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Acute Myeloid Leukemia Treatment Specificity Enhanced With Stem Cell Editing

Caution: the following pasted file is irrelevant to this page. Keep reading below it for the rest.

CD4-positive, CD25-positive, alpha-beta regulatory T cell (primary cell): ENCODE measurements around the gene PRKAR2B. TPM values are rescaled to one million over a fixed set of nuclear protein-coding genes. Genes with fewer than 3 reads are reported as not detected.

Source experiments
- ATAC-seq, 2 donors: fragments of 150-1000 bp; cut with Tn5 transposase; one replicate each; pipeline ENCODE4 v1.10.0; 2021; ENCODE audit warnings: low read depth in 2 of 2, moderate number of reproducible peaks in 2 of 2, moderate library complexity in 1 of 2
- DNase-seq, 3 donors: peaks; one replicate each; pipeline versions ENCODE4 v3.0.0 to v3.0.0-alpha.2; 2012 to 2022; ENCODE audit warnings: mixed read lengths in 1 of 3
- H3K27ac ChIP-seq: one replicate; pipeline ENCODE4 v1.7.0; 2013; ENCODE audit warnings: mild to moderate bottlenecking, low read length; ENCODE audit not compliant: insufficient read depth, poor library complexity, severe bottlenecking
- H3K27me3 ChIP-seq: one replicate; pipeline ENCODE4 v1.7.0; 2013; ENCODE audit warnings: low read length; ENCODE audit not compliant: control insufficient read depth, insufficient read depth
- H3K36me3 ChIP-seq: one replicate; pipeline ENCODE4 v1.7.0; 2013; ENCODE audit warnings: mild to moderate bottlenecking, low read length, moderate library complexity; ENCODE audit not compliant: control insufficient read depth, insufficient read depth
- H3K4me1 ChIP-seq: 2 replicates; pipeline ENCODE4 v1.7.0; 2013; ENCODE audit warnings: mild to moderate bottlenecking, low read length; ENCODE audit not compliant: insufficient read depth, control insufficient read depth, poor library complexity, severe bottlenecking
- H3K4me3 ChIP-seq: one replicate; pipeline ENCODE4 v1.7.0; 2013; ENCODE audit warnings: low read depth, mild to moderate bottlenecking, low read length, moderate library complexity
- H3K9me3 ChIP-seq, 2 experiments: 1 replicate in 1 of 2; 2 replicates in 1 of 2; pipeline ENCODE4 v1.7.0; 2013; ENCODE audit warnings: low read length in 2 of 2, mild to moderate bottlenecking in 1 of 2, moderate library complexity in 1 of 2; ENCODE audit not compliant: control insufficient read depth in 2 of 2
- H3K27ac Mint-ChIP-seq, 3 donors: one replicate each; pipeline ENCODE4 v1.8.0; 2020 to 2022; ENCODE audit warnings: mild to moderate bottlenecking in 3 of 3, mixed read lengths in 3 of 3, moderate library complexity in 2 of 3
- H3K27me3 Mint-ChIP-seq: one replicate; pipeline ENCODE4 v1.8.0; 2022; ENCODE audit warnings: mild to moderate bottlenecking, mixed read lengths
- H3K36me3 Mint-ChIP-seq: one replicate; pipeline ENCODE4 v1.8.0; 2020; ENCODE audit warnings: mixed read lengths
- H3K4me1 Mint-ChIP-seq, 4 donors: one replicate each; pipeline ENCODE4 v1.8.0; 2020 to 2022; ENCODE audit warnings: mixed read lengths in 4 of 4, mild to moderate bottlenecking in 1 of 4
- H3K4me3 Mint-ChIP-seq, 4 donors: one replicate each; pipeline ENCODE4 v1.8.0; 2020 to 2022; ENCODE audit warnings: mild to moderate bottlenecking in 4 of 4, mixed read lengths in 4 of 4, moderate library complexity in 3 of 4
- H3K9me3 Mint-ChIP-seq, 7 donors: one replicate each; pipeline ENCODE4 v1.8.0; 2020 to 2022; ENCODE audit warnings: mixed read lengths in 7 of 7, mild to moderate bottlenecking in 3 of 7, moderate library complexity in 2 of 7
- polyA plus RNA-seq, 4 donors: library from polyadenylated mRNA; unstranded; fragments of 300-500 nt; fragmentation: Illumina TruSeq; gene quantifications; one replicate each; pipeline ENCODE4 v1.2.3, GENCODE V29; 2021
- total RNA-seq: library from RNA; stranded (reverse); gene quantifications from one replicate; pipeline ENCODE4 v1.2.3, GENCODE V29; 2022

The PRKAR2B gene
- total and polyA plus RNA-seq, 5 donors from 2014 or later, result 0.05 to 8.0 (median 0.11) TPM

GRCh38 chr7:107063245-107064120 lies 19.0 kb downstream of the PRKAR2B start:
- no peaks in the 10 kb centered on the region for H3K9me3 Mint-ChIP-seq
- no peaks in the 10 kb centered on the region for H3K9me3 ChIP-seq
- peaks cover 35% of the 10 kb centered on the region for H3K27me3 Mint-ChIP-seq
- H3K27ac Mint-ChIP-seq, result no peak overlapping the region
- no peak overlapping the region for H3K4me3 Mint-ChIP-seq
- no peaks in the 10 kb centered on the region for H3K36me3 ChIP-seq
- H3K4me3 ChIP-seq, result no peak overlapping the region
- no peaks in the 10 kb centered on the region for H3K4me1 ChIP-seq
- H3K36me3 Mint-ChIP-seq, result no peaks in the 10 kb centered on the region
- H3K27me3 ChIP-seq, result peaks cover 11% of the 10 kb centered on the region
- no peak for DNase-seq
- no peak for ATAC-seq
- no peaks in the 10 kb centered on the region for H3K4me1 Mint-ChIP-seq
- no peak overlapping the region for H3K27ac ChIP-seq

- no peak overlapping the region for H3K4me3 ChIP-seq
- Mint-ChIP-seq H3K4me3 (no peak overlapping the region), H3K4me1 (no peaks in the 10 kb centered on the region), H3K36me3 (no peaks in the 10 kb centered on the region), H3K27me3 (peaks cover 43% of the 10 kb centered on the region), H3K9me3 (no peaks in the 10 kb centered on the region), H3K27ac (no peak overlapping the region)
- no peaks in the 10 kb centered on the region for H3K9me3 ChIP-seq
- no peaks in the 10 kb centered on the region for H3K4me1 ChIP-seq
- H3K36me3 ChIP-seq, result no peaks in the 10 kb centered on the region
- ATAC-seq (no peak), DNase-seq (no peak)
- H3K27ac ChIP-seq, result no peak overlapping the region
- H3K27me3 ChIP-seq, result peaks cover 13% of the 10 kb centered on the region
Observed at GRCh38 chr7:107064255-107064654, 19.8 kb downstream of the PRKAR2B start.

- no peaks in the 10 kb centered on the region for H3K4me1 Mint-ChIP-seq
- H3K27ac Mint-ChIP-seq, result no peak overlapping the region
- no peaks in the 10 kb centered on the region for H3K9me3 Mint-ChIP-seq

In Nature, researchers at Boston Children's Hospital, Dana-Farber Cancer Institute, and elsewhere outline a strategy for more precisely targeting acute myeloid leukemia with immunotherapy. With the help of optimized CRISPR-Cas9 editing of donor CD34-positive hematopoietic stem/progenitor cells (HSPCs), the team tweaked immunotherapy-targeted epitopes that are also present in normal blood progenitor or immune cells, including the FLT3, KIT, and IL-3 receptor genes, to prevent targeting of engrafted HSPCs during AML treatment. "Here we show that epitope engineering of donor HSPCs used for bone marrow transplantation endows hematopoietic lineages with selective resistance to chimeric antigen receptor (CAR) T cells or monoclonal antibodies, without affecting protein function or regulation," the authors write, noting that the approach "enables the targeting of genes that are essential for leukemia survival regardless of shared expression of HSPCs, reducing the risk of tumor immune escape."